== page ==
It's also patently a vehicle for lead actor Erich Von Stroheim, often billed as "the Man You Love to Hate." As an actor Von Stroheim plays along with this conceit. although Diijon is married, neither the actor's performance nor the script gives any indication as to why his wife Victoria ever loved him. Diijon is a magician with a ghoulish act involving the illusion of a living victim being killed beneath a guillotine's blade, but there's no hint that he has any passion for performing. His only passion seems to be to sit around reading books that teach him how to open the deep powers of his mind. Diijon only returns to the stage for pecuniary reasons, but in so doing, he comes to believe  that Victoria is secretly meeting with her ex-boyfriend Tony. His delving into secrets of the mind unleashes in him formidable hypnotic powers, which he then uses to seek revenge on his wife and her supposed lover. Naturally, things go wrong for the effete villain, leaving Victoria clear to hook up with the young, well-scrubbed Tony.

Von Stroheim is really the only element of the film worth watching, but there's not much he can do to juice up this by-the-numbers hokum.

WHIRLPOOL is obviously an "A" production, boasting Otto Preminger as director and name-stars like Gene Tierney, Jose Ferrer and Richard Conte in the cast. Yet this film also shows very little insight in the handling of its psychological subject matter, coming off a bit like "road company Hitchcock."

Ann Sutton (Tierney) is a woman who seemingly has it all, being married to a well-off psychoanalyst (Conte). Yet one day she starts shoplifting, and is caught. Only the unexpected aid of a stranger named Korvo (Ferrer) saves her from prosecution.

Though the script was based on a Guy Endore novel and was adapted by acclaimed writers Ben Hecht and Andrew Solt, it never gives the audience a credible reason for Ann's psychological quirk. Its best shot at so doing is a knee-jerk Freudianism, asserting first that Ann married her husband William as a father-substitute when Ann's father died, and then that, for some reason, this led her to start stealing things.

Korvo is the most interesting character here. He's a smooth con-man who doesn't want to work for his daily bread, rather like the psychotic villain from the 1990 thriller PACIFIC HEIGHTS. To this end he has mastered the talent of hypnotism, and he uses it to control Ann's actions so that she becomes his patsy in a murder.  Most interestingly, Korvo even uses self-hypnosis in order to give himself an alibi for the killing.

WHIRLPOOL is a diverting enough melodrama despite its simplistic characters, but for me its main interest is that its hypnotic mastermind is about as "naturalistic" as a villain of this type can get. Whereas both WHIRLPOOL and DIIJON take place in contemporary environments, DIIJON creates a world where Von Stroheim's weird talents are a source of strangeness, propelling the film into the domain of the uncanny. But WHIRLPOOL never represents hypnotism as anything but a mundane talent, and so Korvo remains an entirely naturalistic character.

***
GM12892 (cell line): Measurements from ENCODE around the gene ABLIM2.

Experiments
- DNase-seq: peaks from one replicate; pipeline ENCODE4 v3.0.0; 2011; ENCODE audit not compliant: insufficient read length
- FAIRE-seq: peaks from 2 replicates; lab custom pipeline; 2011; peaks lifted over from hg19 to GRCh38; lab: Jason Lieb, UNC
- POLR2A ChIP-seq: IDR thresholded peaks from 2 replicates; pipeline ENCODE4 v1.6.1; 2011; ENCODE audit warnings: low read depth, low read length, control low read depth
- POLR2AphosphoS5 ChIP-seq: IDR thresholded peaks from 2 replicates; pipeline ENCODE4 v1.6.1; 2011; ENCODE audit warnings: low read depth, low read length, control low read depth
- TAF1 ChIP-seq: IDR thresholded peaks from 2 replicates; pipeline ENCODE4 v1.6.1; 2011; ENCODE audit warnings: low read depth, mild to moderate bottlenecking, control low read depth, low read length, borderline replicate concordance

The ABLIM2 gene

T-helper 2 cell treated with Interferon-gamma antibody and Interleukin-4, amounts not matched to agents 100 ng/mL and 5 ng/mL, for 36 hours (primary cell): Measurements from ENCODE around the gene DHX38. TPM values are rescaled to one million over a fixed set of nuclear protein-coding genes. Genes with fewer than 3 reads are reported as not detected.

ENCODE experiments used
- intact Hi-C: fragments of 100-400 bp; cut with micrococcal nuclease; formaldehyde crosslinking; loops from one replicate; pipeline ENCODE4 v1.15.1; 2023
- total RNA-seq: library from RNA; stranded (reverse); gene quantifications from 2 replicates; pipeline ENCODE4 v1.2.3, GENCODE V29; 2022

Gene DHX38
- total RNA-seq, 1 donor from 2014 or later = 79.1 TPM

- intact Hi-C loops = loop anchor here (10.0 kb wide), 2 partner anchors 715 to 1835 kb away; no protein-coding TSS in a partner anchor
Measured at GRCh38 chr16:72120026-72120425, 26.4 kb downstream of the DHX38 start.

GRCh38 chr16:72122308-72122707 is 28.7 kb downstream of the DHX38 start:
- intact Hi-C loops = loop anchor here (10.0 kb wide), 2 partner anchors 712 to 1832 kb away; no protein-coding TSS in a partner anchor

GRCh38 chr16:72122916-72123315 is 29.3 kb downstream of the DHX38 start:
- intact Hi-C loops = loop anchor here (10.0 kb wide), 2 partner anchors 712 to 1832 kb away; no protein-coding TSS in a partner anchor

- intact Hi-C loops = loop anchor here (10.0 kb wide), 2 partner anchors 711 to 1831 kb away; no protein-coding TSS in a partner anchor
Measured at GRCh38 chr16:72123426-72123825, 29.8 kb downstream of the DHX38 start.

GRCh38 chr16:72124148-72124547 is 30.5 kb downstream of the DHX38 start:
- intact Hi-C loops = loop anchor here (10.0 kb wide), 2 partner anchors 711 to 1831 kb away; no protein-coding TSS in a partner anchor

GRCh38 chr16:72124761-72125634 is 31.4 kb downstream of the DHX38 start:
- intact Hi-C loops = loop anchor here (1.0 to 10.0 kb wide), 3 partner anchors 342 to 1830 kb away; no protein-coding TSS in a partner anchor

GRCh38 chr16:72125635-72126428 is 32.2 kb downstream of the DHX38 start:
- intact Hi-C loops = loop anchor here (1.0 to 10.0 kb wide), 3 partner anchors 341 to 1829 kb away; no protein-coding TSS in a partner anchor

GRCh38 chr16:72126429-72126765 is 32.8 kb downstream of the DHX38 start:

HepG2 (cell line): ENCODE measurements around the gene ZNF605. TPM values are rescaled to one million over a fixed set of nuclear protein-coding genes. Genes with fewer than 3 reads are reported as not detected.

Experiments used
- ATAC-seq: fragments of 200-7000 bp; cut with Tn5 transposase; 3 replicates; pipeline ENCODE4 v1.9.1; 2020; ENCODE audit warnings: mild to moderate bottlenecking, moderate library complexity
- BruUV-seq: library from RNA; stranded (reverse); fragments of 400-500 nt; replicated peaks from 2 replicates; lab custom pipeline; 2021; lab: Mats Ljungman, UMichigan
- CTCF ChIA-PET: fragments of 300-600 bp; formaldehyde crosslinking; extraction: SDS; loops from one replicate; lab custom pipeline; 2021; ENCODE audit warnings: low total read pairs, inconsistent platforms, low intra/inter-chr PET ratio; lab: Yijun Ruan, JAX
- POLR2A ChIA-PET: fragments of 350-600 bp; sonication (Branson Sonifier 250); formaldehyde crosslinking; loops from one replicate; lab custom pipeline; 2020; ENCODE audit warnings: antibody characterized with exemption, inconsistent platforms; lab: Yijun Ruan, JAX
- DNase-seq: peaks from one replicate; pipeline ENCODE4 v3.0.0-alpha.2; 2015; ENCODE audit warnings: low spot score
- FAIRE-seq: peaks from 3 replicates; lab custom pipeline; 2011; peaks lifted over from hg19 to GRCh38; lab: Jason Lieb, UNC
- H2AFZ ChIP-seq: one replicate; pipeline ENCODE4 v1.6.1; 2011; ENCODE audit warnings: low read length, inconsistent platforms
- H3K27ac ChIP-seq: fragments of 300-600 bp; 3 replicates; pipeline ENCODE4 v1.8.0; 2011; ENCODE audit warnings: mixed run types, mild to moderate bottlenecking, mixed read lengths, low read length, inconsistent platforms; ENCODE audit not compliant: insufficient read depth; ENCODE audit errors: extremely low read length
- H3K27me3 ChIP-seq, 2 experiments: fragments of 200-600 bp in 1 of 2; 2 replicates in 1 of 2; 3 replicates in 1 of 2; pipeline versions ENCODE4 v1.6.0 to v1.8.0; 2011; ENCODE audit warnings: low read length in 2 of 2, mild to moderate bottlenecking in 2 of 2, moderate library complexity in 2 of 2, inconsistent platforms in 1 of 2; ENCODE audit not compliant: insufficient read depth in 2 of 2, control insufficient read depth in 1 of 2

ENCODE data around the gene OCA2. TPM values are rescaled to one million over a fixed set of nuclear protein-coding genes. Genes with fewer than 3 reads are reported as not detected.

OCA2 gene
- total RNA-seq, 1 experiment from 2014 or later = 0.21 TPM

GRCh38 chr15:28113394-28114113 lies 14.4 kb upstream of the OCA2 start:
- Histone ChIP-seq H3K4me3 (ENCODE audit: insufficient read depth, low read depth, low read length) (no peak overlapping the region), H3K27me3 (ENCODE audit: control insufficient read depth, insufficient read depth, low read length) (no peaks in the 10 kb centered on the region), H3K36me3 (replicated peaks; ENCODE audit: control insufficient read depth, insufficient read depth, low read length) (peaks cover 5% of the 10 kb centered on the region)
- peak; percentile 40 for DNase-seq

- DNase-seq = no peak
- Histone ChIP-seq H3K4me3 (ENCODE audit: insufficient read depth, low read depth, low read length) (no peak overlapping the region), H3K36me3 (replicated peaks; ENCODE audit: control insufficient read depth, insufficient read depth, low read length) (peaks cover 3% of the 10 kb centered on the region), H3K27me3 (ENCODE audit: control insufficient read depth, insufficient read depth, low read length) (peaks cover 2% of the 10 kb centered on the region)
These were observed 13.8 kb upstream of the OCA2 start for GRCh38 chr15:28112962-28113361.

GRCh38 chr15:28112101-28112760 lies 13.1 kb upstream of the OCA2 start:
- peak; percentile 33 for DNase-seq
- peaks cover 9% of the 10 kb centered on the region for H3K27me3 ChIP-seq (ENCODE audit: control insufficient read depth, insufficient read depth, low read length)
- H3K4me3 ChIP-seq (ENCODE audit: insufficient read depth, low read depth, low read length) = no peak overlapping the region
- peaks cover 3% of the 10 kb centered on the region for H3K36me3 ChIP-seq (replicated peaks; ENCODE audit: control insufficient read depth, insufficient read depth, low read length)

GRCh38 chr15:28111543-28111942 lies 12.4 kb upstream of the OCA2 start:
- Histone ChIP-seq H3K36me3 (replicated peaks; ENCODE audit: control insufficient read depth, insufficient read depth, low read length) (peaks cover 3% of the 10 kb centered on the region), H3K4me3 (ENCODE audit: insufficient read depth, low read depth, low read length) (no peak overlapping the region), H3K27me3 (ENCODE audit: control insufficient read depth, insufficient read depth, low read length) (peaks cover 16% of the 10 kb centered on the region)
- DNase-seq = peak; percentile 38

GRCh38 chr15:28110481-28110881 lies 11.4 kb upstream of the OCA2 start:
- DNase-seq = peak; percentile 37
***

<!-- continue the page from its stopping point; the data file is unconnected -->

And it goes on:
Wednesday, November 19, 2014


PHENOMENALITY: *marvelous*
CAMPBELLIAN FUNCTIONS: *cosmological, sociological, psychological*

With the exception of 2006's GAMERA THE BRAVE-- which I didn't like and don't plan to re-screen any time soon-- these three 1990s films, directed and co-written by Shuseke Kaneko, were the final hurrah for the turtle-monster.

The first time that I screened 1995's GUARDIAN OF THE UNIVERSE, I thought that it was a strong, substantive upgrade of the enjoyably loony series of the 1960s and 1970s. In re-screening these films, I can see that on occasion they had a greater claim to mythopoesis than I used to believe. Still, compared to the original Godzilla films, the mythic material appears in a very hit-and-miss manner. Most of the early films get by purely on the absurdity of a giant turtle who defends children from harm.

Kaneko's series does not forswear the events of the old films, but he erects a more sophisticated science-fiction explanation for them.  Gamera is not just a freak of prehistoric nature mutated by radiation, but a creation of an ancient civilization, one "programmed" to protect the Earth against its enemies. The foremost enemies here are a trio of Gyaos-birds, but humanity has unwittingly conspired in their resurrection through its pollution of the atmosphere.  In addition, humans hurl their military forces against Gamera, despite the protests of Asagi, a psychic Japanese woman who has formed a link with Gamera and knows that his basic instincts are protective. Asagi performs basically the same role in all three films and provides a decided improvement on the old series' concentration of cutesy kids as viewpoint-characters.